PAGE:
While the appropriateness of the demands might be argued, the failure to call for such production will only serve to limit the effectiveness of the cross-examination. Similarly, in light of the Bermejo case, the defense will no doubt start making similar demands on plaintiff’s counsel regarding the IME.

Additionally, surveillance—over any length of time—can be viewed by a jury as intrusive and creepy. If the plaintiff has been seriously injured and is attempting to get her life back in order, any evidence that a hired investigator was spying, or hiding in the bushes with a high-powered camera, can work to the disadvantage of the defense. In this same vein, another consideration that must be explored prior to trial is whether the investigator conducted surveillance that involved children. In many states, anti-stalking laws preclude such covert videotaping of children; New York provides increased penalties for offenders who stalk children (Penal Code 120.55). Even in the absence of such laws, the use of high-powered video equipment directed into the plaintiff’s home or yard—an obvious invasion of privacy—might serve to fuel the jury’s ire against the investigator and the lawyer who allowed or ordered such surveillance in the first place.

Imagine the following scenario. Assume the plaintiff, a 35-year-old father of three young children, was in a rear-end collision with a truck. Prior to the accident, he had never suffered a back or neck injury. Following the accident, he was taken to a hospital and diagnosed with a cervical (neck) herniated disc. Although his back hurt, that pain dissipated as time passed. The neck pain, however, continued. He tried a course of conservative treatment for an entire year, but the radiating pain and discomfort grew worse. The following year, he underwent surgery in the nature of a cervical discectomy and fusion.

At his deposition, the plaintiff testified that he had extreme difficulty playing with his children, and that his physical abilities were severely limited. The defense hired an investigator to conduct video surveillance of the plaintiff. After more than 70 hours of surveillance, the defense produced a 10-minute video, which was offered into evidence and which showed the plaintiff playing catch with his son in his backyard.

To defuse the “gotcha” moment offered by the defense, and to turn the impact of the surveillance on its head, the cross-examination of the investigator must be carefully developed. The best way to develop this cross is to carefully think through the best argument to be used on summation. Words such as invasion of privacy, spying, intrusion will be used, but only after the events surrounding the surveillance are made clear. Focus on the acts done by the investigator, as well as the acts not done, the information not known, and facts not disclosed.

Q: Your assignment was to investigate (my client), true?

Q: You received information from the defense attorney, true?

Q: Were you told that (my client) underwent surgery?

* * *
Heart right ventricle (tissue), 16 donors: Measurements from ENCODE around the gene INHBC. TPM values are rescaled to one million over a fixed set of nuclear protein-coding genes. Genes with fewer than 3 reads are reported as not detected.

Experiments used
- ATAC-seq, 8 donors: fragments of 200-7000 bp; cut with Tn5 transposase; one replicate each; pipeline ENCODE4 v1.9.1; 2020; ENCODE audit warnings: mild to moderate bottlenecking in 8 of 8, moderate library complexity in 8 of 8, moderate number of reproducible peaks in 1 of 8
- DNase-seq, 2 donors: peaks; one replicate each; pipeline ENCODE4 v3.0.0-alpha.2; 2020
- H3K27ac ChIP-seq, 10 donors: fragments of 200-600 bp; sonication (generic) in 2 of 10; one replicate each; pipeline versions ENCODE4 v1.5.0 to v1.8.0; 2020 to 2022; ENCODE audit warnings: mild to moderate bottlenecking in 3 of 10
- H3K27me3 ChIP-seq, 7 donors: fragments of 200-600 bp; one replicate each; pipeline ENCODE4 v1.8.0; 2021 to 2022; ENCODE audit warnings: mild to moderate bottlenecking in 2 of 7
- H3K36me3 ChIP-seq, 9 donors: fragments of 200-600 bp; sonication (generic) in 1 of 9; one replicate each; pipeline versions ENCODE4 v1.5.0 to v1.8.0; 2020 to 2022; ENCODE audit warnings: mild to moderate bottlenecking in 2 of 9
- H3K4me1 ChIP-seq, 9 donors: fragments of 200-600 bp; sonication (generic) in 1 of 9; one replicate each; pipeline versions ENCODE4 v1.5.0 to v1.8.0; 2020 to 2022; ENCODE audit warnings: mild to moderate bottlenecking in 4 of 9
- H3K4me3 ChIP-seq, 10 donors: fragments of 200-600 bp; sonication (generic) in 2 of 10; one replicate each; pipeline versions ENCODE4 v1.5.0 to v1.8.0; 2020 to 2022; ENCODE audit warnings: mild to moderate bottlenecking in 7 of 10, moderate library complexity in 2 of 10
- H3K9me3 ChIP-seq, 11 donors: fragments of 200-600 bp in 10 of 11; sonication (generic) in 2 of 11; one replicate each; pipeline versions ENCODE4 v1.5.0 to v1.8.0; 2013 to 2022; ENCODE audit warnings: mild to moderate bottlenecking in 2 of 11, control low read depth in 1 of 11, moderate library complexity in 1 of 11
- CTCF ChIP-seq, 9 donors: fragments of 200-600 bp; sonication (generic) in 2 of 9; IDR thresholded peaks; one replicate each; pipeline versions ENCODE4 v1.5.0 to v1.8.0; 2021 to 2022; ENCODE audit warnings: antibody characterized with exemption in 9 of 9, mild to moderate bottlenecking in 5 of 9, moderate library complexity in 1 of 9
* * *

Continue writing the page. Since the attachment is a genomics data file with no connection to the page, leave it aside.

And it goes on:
Q: Were you told that he spent more than 500 hours in physical therapy following the surgery?

Q: Did you ever inquire how often he wanted to play ball with his son?

Q: Did you learn how often he couldn’t play with his children due to pain?

Q: Did you make any inquiry at all as to how often he was unable to play?

Q: You followed him for more than 70 hours?

Q: And you ended up with only 10 minutes of video?

Q: You were paid for more than 70 hours of work, true?

Q: How many hours did you spend learning about (my client) before you began your surveillance?

Q: So in total, not even including today, you were paid for more than 100 hours of work, true?

Q: At a rate of $150 per hour?

Q: Did you follow (my client) to church?

Q: Did you follow him to his doctor’s appointments?

Q: Did you follow him to physical therapy?

Q: Yet, you have no video to show us any of that, true?

Q: Did you take any still photos?

Q: You used a high-powered video camera, right?

Q: You never let him know you were videotaping him?

Q: You hid in the bushes?

After this line of inquiry, and with knowledge of how much video footage exists, the following low-risk, open-ended question can be put to the witness:

Q: What did you do with the other 69 hours and 50 minutes of video?

Q: Did you advise (defense attorney) that those hours were not much help?

Q: Did you mention to the defense attorney that the footage might actually help the plaintiff’s case?

Q: And you would agree that since you can’t produce those other 69-plus hours of video we can’t see for ourselves if (the plaintiff) was grimacing, true?

Q: And we will never be able to see with our own eyes what that additional video showed?

Q: Did you ever think for one moment that he wanted to play with pain just to be with his kids?

Q: Or whether he was having difficulty in moving his neck?

With proper discovery and a pointed cross-examination of the defense investigator, the trial attorney can easily turn the tables on the defense use of surveillance films. Likewise, with an effective surveillance video of the Independent Medical Examiner, the truth of the case will ring true. Fairness to both sides requires that surveillance of both the plaintiff and the defense doctor should be freely allowable.